Texas Colleges Lag in Mental Health Services" was first published by The Texas Tribune, a nonprofit, nonpartisan media organization that informs Texans — and engages with them — about public policy, politics, government and statewide issues.
By the fall of her sophomore year at the University of Houston, Mariellee Aurelio had already thought of several ways to kill herself. Getting a gun, jumping off a building and overdosing on over-the-counter pills were options she considered.
It was time to get help. But when Aurelio called the college counseling center in December 2014, she was told to call back later; all appointments for the day were booked. With winter break just around the corner, she couldn’t meet with a counselor before the end of the semester.
Her struggle mirrors those of countless college students across the state who are battling depression, anxiety and other mental illnesses but are often forced to wait weeks for a counseling appointment, according to interviews with several university students and counseling center directors.
Understaffed counseling centers at Texas universities say they are frustrated by their inability to reach students, but the state doesn't earmark money for mental health services, and lawmakers want to limit tuition hikes. That leaves universities strapped for funds to hire more counselors and improve services.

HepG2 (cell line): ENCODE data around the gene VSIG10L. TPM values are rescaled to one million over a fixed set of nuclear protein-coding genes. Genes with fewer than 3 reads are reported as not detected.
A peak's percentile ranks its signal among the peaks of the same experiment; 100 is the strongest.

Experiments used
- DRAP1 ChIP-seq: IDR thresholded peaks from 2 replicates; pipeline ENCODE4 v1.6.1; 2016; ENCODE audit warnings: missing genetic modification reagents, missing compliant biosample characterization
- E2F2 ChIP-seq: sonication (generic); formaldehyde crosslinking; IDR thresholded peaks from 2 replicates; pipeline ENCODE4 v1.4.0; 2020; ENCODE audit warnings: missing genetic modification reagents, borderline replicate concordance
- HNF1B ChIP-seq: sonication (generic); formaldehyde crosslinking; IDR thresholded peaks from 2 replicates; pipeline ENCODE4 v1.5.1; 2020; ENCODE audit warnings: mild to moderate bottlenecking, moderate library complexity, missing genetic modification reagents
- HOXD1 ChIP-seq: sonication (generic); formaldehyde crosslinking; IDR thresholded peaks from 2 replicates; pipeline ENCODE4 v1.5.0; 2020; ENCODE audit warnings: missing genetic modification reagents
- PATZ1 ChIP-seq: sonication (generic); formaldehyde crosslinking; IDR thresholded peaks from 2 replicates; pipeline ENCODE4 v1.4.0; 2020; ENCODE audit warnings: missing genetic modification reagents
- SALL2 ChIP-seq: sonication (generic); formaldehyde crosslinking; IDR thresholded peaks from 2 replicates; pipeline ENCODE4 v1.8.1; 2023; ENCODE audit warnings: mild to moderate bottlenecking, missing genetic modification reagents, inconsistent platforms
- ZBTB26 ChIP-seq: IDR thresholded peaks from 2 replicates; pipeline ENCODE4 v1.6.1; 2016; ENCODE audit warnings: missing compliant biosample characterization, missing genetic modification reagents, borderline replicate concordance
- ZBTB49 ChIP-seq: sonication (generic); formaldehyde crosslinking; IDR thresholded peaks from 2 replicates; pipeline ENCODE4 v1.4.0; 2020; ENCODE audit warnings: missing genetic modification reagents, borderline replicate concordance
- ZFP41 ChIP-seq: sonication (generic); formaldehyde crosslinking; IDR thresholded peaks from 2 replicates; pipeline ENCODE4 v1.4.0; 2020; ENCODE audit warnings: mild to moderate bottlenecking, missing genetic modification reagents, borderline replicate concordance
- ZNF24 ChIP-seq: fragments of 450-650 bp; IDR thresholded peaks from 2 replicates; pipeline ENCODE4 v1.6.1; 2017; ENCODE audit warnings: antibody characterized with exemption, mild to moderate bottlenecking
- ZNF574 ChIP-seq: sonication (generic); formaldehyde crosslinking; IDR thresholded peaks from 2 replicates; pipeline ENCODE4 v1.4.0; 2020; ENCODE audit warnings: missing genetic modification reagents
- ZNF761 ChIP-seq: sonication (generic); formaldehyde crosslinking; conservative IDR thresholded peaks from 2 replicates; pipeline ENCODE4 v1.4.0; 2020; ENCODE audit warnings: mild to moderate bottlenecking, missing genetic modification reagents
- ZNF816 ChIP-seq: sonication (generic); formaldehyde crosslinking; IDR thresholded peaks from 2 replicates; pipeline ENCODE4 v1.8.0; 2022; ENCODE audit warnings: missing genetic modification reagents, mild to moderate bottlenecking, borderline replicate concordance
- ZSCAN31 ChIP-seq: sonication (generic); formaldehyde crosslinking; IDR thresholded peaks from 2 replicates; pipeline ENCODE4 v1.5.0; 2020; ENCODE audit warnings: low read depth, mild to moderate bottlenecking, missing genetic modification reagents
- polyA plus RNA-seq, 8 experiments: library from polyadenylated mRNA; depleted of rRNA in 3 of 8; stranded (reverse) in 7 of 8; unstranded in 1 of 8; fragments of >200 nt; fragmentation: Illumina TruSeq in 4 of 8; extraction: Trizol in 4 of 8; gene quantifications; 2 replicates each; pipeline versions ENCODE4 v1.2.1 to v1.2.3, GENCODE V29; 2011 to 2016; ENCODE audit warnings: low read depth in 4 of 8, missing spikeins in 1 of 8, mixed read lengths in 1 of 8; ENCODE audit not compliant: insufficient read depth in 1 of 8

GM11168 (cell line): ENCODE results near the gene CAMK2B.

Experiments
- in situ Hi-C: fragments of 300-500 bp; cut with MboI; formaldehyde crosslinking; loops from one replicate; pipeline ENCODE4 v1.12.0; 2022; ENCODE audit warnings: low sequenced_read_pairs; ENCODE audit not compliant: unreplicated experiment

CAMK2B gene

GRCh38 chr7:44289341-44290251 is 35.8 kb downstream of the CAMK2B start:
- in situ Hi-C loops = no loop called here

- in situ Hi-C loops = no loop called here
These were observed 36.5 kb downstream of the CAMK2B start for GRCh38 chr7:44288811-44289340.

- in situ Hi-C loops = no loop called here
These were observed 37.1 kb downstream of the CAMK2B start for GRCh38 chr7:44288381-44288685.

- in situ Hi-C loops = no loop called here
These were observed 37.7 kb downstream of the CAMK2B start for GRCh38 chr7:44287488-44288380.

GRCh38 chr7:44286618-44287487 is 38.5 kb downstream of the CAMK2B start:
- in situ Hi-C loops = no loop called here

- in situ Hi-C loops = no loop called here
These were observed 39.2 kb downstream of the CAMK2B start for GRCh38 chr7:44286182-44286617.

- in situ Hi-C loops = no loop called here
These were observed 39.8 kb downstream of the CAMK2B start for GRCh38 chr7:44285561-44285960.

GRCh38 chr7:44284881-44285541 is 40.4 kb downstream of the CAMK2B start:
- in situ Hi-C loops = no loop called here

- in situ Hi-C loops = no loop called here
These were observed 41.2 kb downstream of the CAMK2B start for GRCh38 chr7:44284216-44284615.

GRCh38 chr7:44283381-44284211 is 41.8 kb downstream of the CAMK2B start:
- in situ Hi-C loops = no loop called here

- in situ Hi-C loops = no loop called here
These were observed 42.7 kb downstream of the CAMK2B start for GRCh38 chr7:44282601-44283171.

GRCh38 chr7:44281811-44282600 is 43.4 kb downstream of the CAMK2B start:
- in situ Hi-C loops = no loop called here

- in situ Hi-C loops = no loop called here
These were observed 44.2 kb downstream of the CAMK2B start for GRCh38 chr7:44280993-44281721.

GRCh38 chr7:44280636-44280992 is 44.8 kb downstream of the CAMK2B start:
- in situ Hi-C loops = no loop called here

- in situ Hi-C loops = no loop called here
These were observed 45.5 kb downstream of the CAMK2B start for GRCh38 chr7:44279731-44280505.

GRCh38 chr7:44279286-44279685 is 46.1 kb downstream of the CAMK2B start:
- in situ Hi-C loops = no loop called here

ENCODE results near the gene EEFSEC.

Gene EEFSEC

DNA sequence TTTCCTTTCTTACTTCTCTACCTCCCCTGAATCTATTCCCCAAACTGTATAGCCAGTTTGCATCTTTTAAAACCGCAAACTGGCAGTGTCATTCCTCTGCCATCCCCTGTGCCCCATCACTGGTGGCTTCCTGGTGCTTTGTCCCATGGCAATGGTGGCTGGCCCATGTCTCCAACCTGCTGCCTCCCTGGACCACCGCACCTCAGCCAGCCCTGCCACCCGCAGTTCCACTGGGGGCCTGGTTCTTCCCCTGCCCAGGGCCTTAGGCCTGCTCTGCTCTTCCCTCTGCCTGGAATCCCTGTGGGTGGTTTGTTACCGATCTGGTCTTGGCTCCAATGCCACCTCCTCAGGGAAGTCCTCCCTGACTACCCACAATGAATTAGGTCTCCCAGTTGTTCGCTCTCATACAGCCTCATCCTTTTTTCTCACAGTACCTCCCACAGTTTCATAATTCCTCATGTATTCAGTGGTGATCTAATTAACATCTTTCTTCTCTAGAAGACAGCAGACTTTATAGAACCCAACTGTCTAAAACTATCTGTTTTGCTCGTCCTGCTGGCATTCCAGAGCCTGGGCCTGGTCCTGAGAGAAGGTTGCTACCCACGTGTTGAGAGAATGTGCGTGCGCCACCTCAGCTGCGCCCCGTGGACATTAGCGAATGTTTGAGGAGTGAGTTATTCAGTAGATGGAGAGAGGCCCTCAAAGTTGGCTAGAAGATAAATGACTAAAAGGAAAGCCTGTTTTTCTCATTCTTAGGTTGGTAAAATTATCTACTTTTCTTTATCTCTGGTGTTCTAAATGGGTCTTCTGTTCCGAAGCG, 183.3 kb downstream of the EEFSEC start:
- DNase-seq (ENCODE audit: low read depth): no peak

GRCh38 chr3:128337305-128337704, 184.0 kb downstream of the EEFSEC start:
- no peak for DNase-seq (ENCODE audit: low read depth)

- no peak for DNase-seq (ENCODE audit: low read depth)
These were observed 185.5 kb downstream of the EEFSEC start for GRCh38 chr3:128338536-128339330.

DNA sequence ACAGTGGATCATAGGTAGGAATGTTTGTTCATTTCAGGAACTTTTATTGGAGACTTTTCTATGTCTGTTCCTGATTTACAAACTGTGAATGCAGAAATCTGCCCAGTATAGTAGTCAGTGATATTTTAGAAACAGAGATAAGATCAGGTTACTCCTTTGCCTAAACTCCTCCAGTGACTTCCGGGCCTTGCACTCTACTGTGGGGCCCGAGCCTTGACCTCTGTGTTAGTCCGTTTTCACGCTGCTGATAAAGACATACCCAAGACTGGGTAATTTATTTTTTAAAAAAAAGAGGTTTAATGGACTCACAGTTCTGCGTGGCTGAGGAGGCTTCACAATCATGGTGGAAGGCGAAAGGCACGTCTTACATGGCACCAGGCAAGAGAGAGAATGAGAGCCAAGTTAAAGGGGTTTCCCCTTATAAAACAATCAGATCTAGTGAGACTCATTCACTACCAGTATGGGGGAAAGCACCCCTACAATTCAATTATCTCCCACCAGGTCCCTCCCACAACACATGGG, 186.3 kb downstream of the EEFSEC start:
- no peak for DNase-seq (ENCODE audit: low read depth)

Counseling centers at six of the largest public universities in Texas are funded primarily by student fees or tuition. While all the centers say they could use more staff, they don’t want to overburden students or run afoul of politicians, such as Lt. Gov.
Dan Patrick, who have excoriated universities for increasing tuition.
“We need more staff to help our students,” said Norma Ngo, director of University of Houston’s counseling center. “But having them put more money forward causes stress as well. We can’t just put it on our students.”
Some university administrators are exploring corporate sponsorships and private donations to expand counseling services. While they seek a solution, it is often the students who suffer.
The thought of ending her life loomed over Aurelio during winter break. She finally got an appointment when she returned to school the next semester, but it was a scary time.